|There are two distinct ways that gravitation is modeled for the two different contexts that are the scenarios for most problem solving. In basic mechanics, the gravitational force on an object is often assumed to be constant, and called simply 'the weight'. With astronomical distances, though, gravitational force is seen as something which changes according to the position of the interacting masses.|
The kinematic model of idealized projectile motion occurs within the practically uniform force environment of the Earth's surface, and so the force is often taken as constant in this context. However, the Law of Universal Gravitation predicts that an object an top of a mountain will weigh slightly less than in a valley because the distance is greater from the center of the Earth on top of the mountain.
The gravitational field of the Earth is slightly decreased the further the object is from the center of the Earth, and the object weighs slightly less on top of the mountain. The difference in weight between these two positions is less, however, than the range of error for any normal method of measurement so it would make little sense to try to account for how much less the weight of a normal projectile is at the peak of trajectory.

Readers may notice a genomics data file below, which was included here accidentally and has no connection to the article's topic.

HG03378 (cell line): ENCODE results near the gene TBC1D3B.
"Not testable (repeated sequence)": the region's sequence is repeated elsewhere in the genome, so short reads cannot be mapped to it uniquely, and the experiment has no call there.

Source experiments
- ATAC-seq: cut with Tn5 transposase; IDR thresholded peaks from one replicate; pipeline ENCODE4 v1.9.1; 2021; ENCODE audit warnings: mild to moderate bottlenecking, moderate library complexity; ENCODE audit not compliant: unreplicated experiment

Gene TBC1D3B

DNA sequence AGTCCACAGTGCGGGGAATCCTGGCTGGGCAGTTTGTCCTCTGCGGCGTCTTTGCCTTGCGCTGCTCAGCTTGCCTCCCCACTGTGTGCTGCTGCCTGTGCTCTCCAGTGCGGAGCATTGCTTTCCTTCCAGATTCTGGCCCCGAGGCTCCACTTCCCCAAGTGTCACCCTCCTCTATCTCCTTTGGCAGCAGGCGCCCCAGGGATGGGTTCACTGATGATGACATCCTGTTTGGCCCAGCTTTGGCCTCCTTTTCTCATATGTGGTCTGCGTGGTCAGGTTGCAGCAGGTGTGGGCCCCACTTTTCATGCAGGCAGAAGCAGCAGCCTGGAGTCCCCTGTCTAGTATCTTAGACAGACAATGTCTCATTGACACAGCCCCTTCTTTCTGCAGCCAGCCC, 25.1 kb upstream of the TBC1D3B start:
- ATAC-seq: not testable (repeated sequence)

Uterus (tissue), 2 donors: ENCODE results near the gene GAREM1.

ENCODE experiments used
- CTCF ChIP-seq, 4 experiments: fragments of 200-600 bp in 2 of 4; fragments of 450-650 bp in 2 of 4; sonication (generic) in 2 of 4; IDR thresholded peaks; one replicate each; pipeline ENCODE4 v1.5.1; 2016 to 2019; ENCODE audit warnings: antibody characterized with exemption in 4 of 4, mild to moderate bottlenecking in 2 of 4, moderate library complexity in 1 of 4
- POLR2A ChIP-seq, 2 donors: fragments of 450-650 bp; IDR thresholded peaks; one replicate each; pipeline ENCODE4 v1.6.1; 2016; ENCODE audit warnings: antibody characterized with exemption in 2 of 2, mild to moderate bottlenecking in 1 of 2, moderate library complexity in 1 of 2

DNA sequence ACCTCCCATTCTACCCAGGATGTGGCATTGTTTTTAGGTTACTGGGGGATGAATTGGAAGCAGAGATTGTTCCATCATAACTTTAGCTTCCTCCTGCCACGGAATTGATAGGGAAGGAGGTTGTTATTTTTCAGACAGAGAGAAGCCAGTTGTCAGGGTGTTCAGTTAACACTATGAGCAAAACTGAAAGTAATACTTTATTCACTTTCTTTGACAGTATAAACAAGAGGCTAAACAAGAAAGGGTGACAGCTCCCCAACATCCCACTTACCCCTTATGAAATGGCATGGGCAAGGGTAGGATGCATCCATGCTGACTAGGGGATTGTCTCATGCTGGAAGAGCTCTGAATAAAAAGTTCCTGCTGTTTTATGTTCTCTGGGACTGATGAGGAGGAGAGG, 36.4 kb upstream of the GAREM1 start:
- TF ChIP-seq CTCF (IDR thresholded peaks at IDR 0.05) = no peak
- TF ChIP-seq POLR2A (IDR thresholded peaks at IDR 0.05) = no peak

Imagine the Earth's gravitational field lines permeating the space of the room, vectors pointing from the ceiling to the floor. To all accounts, the field lines will appear to be strictly parallel, but in fact, the field lines are further apart from each other at the ceiling than the floor. To our eyes, the distance is not significant relative to the divergence of the field, so for many problems, the field may be taken as a constant. For 99.9% of problems, the weight of an object on the Earth can be assumed to be the same for all positions.